The Grapevine

Group-Think: Decision-Making Is Best Done Alone, Relying Too Much On Friends And Family Isn't A Good Thing

herd mentality
In the classic evolutionary conflict between the individual and collective interest, the group wins. Photo courtesy of Shutterstock.

Is collective decision-making superior to individual instinct? The over-use of information derived from friends and family produces a sub-optimal result, or so says an international collaboration of scientists — and the irony here is not lost on Medical Daily. In a new study, this team of researchers found “individuals overly rely on social information and evolve to be too readily influenced by their neighbors.” Over time, with individuals failing to honor their instincts, the group becomes less responsive to changes in the natural environment, much to the detriment of all.

You work in an office, you’re part of a team. Even while you bemoan the loss of individuality (your highly personal stamp), you’ve seen first-hand how it helps to have a “second pair of eyes” look over the work, how a little collective decision-making can go a long way in preventing errors. Or does it? asks your inner (rather high-pitched) voice. Is decision by committee always better than the flawed though unique effort of a solitary worker? Whatever the truth, you haven't got the time to search for answers now, you need to get back to the job — others are counting on you!

For the current study, a team of scientists led by Dr. Colin Torney, a lecturer at the University of Exeter, constructed mathematical models to look at how the use of social information has evolved within animal groups. They visualized their simple model within a dynamic environment, and then examined effects and results based on optimal decision theory and evolutionary invasion analysis. You may find their discovery to be both dark and dreary.

An "over-reliance on social information evolves in dynamic environments," wrote the authors in their published study, before also noting that “as individuals in a well-functioning group provide an excellent source of information, natural selection leads to over-reliance on social cues."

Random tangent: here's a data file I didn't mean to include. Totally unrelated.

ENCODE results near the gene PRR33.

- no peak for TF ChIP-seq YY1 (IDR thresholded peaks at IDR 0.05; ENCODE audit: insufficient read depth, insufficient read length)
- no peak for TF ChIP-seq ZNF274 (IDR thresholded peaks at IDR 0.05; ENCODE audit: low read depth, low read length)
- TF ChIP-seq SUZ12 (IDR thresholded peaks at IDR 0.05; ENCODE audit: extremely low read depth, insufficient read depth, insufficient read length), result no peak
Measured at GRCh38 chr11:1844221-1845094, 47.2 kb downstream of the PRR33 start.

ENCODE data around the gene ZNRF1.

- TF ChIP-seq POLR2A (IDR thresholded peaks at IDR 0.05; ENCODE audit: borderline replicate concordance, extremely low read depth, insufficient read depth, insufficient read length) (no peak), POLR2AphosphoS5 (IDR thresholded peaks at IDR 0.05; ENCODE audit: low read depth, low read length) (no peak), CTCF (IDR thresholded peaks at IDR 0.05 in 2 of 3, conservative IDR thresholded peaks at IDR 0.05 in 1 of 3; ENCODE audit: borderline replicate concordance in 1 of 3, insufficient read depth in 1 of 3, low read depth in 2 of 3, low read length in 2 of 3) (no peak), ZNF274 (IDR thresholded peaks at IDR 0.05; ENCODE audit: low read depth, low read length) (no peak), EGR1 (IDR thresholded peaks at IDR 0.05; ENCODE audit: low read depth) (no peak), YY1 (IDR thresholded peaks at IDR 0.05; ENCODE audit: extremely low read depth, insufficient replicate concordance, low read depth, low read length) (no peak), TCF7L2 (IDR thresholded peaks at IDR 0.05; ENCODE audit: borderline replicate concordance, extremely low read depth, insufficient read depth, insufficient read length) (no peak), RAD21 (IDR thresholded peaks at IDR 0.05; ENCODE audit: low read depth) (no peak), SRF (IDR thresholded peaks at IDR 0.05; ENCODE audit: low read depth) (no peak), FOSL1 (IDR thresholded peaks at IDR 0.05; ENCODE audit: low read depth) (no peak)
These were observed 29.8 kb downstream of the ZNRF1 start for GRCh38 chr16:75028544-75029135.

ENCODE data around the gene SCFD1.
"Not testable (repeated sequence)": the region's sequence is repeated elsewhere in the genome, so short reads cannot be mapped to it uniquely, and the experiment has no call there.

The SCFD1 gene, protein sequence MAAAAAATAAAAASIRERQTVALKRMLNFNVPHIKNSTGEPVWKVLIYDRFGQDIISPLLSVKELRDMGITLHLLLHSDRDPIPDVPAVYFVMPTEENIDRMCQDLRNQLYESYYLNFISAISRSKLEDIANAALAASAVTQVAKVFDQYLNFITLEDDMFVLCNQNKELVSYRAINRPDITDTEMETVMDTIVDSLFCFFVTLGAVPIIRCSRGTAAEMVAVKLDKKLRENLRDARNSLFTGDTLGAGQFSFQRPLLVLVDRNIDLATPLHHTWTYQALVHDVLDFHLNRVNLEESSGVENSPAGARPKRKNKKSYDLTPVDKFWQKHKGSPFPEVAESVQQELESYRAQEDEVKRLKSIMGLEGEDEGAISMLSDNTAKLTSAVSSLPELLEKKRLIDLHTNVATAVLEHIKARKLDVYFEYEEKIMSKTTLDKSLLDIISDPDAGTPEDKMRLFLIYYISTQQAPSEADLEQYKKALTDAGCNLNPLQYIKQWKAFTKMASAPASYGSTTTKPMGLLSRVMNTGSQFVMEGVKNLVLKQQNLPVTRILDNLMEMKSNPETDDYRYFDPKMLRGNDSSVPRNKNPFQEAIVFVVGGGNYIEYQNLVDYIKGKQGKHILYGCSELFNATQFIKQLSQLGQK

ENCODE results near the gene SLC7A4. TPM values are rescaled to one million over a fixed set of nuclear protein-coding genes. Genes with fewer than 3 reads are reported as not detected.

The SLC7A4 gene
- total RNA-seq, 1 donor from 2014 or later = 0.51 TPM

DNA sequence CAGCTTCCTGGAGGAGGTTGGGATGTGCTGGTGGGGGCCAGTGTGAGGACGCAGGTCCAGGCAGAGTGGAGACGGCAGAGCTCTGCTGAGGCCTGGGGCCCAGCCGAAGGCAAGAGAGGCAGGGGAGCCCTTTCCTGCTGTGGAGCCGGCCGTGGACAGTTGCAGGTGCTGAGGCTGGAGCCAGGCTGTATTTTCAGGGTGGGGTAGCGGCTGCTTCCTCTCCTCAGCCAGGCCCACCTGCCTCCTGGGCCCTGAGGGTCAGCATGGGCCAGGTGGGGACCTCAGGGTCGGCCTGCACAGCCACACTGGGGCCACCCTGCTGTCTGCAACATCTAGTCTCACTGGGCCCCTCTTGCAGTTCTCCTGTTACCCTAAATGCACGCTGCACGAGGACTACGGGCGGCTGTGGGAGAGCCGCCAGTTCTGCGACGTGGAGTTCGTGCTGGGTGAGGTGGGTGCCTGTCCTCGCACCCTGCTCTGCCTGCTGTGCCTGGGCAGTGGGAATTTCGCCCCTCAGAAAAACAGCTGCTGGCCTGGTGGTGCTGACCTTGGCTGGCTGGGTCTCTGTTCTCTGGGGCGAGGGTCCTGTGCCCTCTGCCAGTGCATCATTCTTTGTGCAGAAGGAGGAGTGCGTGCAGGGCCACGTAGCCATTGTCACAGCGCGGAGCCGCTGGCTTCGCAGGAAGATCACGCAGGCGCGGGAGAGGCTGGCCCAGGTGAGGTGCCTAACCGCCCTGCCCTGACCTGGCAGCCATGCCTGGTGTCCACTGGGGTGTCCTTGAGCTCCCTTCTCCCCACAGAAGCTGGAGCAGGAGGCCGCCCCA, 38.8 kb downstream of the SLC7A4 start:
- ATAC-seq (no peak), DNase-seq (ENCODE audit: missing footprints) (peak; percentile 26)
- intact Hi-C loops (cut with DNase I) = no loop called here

In other words, as part and parcel of the social organism, we too eagerly allow ourselves to be influenced by our friends, family, and co-workers due to the "classic evolutionary conflict between individual and collective interest."

No Way Out?

"Social influence is a powerful force in nature and society," explained Torney in a press statement. "Copying what other individuals do can be useful in many situations, such as what kind of phone to buy, or for animals, which way to move or whether a situation is dangerous. However, the challenge is in evaluating personal beliefs when they contradict what others are doing."

While no one would question the benefit of polling friends to figure out which phone to buy (wink?), this general behavior can go too far, the authors suggest. Soon, "highly conformist individuals take over the population," which leads "to an almost complete failure in information processing," they noted. Though higher accuracy levels will be re-established as less social individuals are "selected for" (in evolutionary terms), the general trend remains, explained Torney and his co-researchers, with groups becoming "unable to escape from dominant, widely held opinions." Trapped within the herd, we continue to trudge forward, trying our best to fulfill humble dreams, our meager sense of purpose. Baaah, baaah, bleak!

Source: Torney CJ, Lorenzi T, Couzin ID, Levin SA. Social information use and the evolution of unresponsiveness in collective systems. Interface. 2014.

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